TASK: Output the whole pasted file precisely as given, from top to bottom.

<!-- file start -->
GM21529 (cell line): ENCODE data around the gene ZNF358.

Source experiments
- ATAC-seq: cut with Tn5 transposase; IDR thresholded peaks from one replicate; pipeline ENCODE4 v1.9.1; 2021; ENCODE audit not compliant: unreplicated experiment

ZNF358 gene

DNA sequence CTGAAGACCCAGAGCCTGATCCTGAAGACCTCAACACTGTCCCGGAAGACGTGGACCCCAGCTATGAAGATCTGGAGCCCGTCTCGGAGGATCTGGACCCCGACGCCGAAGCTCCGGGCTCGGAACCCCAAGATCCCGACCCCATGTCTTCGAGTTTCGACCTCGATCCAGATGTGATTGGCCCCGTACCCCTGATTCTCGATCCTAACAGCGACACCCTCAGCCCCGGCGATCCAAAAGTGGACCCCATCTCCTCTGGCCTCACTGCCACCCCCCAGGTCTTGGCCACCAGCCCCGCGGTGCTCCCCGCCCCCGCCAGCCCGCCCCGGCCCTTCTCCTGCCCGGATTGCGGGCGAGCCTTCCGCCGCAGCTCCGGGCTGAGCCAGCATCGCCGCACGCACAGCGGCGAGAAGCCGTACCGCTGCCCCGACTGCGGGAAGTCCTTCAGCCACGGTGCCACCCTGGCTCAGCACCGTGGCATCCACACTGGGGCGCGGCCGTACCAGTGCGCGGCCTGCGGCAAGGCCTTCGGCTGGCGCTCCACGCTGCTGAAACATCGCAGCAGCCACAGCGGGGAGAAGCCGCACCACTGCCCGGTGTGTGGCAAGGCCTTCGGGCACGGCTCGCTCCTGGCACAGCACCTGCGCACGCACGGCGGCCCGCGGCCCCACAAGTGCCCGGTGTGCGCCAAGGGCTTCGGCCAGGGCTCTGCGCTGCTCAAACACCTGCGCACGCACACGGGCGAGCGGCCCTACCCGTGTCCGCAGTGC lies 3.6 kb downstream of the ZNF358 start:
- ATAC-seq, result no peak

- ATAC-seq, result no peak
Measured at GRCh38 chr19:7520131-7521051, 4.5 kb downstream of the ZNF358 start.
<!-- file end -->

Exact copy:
GM21529 (cell line): ENCODE data around the gene ZNF358.

Source experiments
- ATAC-seq: cut with Tn5 transposase; IDR thresholded peaks from one replicate; pipeline ENCODE4 v1.9.1; 2021; ENCODE audit not compliant: unreplicated experiment

ZNF358 gene

DNA sequence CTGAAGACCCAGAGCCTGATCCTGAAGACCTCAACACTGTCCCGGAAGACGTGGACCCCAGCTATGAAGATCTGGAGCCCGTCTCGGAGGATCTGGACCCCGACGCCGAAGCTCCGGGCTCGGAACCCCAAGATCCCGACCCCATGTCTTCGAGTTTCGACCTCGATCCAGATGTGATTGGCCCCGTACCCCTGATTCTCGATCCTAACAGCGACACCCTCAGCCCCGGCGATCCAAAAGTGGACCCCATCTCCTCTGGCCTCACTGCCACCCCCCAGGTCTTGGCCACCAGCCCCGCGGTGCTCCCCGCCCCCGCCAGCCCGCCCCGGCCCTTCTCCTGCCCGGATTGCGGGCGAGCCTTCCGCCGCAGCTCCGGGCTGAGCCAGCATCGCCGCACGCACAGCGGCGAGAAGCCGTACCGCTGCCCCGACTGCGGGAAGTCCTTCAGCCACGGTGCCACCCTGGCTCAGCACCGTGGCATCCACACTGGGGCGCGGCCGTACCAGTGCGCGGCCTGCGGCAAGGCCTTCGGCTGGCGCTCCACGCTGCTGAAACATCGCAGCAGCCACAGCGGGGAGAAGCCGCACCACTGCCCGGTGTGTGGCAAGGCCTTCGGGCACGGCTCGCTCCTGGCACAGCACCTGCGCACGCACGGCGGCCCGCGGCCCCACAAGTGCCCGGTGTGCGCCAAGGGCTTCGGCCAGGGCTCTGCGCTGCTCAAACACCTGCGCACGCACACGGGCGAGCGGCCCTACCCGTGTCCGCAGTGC lies 3.6 kb downstream of the ZNF358 start:
- ATAC-seq, result no peak

- ATAC-seq, result no peak
Measured at GRCh38 chr19:7520131-7521051, 4.5 kb downstream of the ZNF358 start.